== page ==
A recent visa denial for any reason could result in denial of an authorization via ESTA, additional questioning at the port of entry, or denial of admission to the U.S. Applicants who are uncertain of whether they qualify for VWP travel may choose to apply for a visa.
If you are entering the U.S. aboard a private aircraft of a U.S. corporation that has entered into an agreement with the Immigration and Naturalization Service to carry passengers under the Visa Waiver Program, you will not require a visa if you are eligible for visa free travel. If you are entering aboard any other private or official aircraft, you will require a visa.
You must contact your employer. The Embassy does not have a list of corporations that have entered into an agreement with the Immigration and Naturalization Service to carry passengers under the Visa Waiver Program.
If you are entering the U.S. on a private ship, you will require a visa.
There is no limit to the number of times you may travel visa free under the Visa Waiver Program in any given period. There is also no minimum period of time you are required to remain outside the U.S. before reapplying for admission. If you are a frequent traveler to the United States, it is advisable that you carry with you for presentation to U.S. immigrations evidence of your residence abroad to which you intend to return at the end of your visit together with evidence of funds sufficient for your support while in the United States. If the immigrations inspector is not convinced that you are a bona fide visitor for business or tourism, you may be denied entry.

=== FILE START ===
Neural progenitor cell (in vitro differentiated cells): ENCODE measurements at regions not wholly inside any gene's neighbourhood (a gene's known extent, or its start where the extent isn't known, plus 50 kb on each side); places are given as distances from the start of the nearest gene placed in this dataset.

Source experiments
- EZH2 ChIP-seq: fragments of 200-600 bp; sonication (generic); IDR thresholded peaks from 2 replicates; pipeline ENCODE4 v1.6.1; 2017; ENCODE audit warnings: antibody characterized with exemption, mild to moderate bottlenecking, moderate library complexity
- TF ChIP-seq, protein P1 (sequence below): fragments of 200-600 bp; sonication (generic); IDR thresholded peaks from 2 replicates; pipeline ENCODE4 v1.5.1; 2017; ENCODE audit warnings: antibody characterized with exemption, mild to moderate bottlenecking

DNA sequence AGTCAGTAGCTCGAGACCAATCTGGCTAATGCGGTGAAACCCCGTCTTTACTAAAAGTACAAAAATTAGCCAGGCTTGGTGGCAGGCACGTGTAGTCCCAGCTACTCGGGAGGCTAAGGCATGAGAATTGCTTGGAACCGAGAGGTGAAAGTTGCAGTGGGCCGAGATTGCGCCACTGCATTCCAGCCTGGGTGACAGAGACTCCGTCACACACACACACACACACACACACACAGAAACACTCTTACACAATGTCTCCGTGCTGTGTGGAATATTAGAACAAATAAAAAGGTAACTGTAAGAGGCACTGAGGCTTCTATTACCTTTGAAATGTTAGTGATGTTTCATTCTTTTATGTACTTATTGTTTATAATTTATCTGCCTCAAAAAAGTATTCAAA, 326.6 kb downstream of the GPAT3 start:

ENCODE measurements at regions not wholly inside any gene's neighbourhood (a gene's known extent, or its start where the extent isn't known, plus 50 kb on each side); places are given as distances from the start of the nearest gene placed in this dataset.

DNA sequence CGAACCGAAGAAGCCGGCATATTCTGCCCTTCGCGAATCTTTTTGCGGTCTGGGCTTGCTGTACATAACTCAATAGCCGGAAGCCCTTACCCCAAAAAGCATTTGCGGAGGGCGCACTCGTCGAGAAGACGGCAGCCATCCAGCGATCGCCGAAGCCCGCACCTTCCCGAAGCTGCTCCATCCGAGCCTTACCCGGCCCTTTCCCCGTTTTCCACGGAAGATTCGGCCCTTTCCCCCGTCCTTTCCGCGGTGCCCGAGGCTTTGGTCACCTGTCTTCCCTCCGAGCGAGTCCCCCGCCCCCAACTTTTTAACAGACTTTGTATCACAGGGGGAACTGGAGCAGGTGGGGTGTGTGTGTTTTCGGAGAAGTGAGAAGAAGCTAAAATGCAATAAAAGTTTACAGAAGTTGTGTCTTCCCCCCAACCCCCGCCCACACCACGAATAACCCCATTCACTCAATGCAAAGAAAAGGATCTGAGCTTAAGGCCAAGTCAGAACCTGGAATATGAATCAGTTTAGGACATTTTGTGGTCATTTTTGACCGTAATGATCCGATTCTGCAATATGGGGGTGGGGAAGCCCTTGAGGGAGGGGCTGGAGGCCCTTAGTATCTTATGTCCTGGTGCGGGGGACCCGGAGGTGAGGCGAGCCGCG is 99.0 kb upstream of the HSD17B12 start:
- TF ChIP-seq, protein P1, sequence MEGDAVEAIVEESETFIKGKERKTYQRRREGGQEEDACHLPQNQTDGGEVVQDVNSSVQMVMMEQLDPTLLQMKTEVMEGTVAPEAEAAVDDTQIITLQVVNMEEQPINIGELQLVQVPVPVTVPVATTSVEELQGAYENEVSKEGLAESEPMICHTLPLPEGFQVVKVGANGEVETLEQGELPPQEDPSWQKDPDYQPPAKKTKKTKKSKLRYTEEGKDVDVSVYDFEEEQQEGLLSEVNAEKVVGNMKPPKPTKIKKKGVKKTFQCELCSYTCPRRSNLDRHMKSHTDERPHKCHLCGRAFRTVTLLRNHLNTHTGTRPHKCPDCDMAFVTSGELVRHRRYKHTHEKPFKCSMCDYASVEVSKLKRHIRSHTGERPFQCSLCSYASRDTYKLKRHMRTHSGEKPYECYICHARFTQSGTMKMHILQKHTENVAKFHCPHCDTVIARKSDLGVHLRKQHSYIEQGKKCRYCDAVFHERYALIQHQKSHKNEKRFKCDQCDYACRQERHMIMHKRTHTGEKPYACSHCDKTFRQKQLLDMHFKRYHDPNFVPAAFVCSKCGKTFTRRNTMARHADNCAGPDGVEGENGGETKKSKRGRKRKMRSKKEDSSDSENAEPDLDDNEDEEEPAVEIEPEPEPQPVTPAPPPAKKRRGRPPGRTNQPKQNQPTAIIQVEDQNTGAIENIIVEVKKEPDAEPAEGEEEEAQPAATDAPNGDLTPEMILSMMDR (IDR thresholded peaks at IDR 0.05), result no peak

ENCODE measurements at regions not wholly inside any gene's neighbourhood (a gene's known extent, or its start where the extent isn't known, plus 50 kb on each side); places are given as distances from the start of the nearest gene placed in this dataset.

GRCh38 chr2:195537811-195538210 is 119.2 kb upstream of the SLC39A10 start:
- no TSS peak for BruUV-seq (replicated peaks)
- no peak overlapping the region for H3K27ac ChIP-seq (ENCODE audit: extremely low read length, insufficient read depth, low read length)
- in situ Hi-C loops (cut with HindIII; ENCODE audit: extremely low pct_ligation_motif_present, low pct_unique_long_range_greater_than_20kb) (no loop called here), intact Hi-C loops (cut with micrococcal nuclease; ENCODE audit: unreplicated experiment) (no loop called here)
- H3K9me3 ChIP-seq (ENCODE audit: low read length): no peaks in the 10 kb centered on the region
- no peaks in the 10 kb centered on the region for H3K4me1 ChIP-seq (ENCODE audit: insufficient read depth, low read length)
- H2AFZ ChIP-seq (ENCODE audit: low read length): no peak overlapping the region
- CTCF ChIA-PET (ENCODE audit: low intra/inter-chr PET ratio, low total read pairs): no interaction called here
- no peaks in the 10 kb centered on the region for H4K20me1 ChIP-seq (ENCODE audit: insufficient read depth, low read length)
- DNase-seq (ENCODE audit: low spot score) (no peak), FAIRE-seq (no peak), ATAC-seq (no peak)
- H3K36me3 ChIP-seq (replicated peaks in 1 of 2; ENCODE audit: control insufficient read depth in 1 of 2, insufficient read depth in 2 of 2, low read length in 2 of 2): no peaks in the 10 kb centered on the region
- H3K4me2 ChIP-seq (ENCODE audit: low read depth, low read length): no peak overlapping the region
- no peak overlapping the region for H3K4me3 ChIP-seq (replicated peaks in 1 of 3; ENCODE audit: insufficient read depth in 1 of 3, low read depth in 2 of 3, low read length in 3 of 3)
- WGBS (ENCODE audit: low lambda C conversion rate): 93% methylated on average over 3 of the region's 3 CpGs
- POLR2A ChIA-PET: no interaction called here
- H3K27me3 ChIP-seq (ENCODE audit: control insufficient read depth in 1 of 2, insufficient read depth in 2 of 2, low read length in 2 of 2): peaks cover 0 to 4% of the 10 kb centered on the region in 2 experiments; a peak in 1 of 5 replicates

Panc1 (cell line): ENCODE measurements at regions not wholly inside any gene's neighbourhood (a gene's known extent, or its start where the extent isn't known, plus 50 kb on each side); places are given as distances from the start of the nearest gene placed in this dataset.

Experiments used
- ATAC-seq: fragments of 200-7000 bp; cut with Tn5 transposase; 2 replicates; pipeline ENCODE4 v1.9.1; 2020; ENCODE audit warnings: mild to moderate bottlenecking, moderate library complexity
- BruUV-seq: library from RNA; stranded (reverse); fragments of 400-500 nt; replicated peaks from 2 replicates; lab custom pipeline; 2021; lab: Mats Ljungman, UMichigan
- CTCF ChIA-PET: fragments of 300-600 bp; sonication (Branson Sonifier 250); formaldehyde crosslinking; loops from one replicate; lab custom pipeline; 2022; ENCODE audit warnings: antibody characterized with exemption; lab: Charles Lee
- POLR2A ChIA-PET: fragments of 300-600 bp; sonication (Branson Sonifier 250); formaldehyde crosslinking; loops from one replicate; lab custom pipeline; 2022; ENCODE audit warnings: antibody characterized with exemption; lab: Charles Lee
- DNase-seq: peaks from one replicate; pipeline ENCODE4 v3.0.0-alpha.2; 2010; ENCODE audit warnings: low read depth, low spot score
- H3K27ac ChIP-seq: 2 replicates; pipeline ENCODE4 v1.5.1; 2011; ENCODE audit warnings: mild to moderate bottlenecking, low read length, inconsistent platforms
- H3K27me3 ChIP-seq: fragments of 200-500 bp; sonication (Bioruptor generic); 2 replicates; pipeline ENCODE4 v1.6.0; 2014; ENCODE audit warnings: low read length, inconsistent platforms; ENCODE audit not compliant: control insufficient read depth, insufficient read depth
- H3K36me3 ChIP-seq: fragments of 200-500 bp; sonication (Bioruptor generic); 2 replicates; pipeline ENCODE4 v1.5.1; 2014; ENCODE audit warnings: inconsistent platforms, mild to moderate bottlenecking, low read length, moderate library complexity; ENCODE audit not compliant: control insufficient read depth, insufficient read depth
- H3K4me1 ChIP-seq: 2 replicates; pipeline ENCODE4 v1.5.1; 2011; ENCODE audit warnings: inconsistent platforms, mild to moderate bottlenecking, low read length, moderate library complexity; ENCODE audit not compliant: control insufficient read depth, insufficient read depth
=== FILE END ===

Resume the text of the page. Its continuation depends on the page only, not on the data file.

U.S. immigration authorities will grant a parole (special admission) to an otherwise admissible VWP national whose passport is lost/stolen under the following conditions: The VWP traveler:
- Must have had his/her passport lost, stolen or expired while outside the home country
- Must present an emergency or temporary passport issued by a government authority to replace a lost or stolen passport
- Must be in direct and continuous transit through the United States for the purpose of returning home
- Must have confirmed airline tickets (or electronic ticket record) for return to the home country
- Must be admissible to the United States
- Must pay a $65 parole fee if granted a parole
Additional information on the Visa Waiver Program is available from the Department of Homeland Security Customs and Border Protection website.